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Bush Reportedly Approved Domestic Eavesdropping

The New York Times reported Friday that President Bush authorized a secretive U.S. intelligence agency to spy on some Americans and others inside the country suspected of terrorist links in the wake of the 2001 terrorist attacks.

Bush administration officials including Secretary of State Condoleezza Rice and Attorney General Alberto Gonzales would neither confirm nor deny The Times report.

The newspaper says President Bush authorized the National Security Agency to monitor the international phone calls and e-mails of hundreds, perhaps thousands of people inside the United States, including some American citizens, beginning in 2002.

The monitoring was done without the type of court order or warrants that law enforcement agencies are normally required to obtain to eavesdrop on American citizens or others living within the United States.

The eavesdropping was done as part of a government effort to identify those inside the country with possible links to terrorists.

Traditionally, the National Security Agency limits its domestic monitoring activities to foreign embassies and missions inside the United States.

At the White House, presidential spokesman Scott McClellan said he would not comment on intelligence matters. But he did say that the president respects civil liberties as part of his effort to make the country safe.

"The president made a commitment that he would do everything in his power and within the law to prevent attacks and save lives," said Mr. McClellan. "He renewed that commitment more than ever after September 11. He also made a commitment that he would remain firmly committed to protecting the civil liberties of Americans and upholding our Constitution."

The Times report sparked an outcry from civil liberties activists and some legal experts.

"This is sort of a centerpiece of our Constitution, that we have the Fourth Amendment [to the Constitution] to prevent unreasonable search and seizures," said Caroline Fredrickson of the Washington office of American Civil Liberties Union. "The government is supposed to go through a process when it wants to use surveillance, particularly on an American citizen."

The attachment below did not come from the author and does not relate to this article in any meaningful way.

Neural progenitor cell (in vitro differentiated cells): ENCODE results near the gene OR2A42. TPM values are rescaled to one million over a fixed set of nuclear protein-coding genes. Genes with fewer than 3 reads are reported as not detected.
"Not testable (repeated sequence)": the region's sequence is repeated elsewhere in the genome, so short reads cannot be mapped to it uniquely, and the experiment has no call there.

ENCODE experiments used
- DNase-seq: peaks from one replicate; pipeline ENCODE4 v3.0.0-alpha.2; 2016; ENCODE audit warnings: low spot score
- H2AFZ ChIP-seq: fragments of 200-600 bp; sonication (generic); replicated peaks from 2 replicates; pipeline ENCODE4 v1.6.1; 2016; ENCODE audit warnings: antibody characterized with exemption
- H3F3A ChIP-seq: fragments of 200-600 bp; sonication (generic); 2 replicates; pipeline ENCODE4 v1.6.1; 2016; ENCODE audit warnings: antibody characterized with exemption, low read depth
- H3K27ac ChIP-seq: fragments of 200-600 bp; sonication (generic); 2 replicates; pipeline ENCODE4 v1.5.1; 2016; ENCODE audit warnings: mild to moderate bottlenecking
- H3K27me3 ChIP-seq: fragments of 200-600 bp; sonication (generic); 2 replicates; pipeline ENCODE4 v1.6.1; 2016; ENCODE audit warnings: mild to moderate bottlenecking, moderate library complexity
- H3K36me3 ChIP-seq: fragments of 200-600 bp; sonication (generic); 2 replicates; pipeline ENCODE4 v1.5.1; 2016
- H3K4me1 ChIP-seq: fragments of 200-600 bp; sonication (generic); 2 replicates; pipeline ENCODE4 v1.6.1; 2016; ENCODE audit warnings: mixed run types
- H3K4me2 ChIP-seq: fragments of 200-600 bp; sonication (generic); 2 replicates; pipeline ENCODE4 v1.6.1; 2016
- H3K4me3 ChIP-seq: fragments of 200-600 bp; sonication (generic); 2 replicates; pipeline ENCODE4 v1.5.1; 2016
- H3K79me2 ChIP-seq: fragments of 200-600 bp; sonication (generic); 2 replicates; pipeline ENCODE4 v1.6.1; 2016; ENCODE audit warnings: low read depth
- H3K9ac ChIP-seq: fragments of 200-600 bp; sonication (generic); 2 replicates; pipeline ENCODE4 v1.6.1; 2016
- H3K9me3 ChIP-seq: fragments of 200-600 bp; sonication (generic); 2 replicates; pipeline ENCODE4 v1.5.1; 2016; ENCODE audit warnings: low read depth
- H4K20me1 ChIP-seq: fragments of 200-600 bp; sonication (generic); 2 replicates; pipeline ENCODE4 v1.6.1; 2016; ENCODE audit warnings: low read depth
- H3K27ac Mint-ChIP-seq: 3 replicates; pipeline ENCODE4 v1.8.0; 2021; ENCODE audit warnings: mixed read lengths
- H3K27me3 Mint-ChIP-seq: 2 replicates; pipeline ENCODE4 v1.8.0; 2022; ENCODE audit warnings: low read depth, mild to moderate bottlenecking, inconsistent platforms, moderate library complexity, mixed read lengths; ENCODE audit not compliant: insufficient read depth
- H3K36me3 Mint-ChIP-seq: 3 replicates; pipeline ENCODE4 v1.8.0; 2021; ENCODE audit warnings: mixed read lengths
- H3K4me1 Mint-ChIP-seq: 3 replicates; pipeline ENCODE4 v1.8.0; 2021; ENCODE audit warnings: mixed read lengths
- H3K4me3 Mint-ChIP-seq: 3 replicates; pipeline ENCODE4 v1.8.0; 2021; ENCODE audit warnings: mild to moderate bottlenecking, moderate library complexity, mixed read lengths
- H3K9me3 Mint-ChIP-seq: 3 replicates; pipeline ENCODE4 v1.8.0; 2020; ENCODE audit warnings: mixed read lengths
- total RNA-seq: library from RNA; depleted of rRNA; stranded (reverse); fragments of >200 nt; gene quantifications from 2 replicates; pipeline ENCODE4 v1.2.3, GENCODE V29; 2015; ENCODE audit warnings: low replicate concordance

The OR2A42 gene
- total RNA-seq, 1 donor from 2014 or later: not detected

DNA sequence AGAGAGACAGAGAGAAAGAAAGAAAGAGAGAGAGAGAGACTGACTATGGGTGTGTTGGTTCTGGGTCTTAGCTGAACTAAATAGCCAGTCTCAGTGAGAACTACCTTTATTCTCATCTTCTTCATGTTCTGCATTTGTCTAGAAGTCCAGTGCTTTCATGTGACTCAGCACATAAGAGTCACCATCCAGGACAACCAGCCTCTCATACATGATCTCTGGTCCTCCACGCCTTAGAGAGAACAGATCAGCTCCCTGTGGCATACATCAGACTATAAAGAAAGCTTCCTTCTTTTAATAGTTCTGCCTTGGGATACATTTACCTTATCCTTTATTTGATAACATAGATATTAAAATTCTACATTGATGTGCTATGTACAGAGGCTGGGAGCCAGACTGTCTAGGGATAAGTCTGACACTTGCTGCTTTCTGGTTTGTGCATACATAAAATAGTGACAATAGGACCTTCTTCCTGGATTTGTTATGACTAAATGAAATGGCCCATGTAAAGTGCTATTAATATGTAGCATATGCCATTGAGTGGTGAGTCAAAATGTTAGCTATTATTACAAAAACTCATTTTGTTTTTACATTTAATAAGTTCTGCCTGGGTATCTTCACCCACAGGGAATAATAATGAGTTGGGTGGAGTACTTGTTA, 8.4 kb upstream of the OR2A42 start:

Some members of Congress also expressed alarm at The New York Times report. Republican Arlen Specter, the chairman of the Senate Judiciary Committee, wants to hold hearings on the issue, calling the reported surveillance activities inappropriate.

Senator Ted Kennedy of Massachusetts described the report as, in his words, Big Brother run amok.

Republican Senator John McCain of Arizona also expressed concern to reporters after meeting with President Bush on Iraq at the White House.

"We should be informed as to exactly what is going on and then find out whether an investigation is called for," said Senator McCain. "All we have is initial reports."

The Times report also sparked concern from some legal experts who question whether using an intelligence agency to spy on Americans is constitutional.

"The president, rather than follow even those minimal requirements (for domestic eavesdropping), has, in an unprecedented way, authorized domestic eavesdropping without meeting any of the Constitution's requirements," said Erwin Chemerinsky, a professor of law and politics at Duke University Law School.

But Georgetown University expert Roy Godson has a different view.

"The reason why, I'm sure, the government was interested in doing this was to be able to quickly identify people who had been identified as being in contact with al-Qaida or others who could possibly be planning to attack the United States," said Mr. Godson.

The New York Times says government officials believe the monitoring helped to uncover several terrorist plots, including one that targeted the Brooklyn Bridge in New York City.

But The Times also reported that some government officials were so concerned about the legality of the surveillance program that they declined to take part.

The Times says it delayed publication of the story for a year because the Bush administration argued that it could jeopardize ongoing terrorism investigations. The newspaper also says it kept some information out of the story that the administration contends would be helpful to terrorists.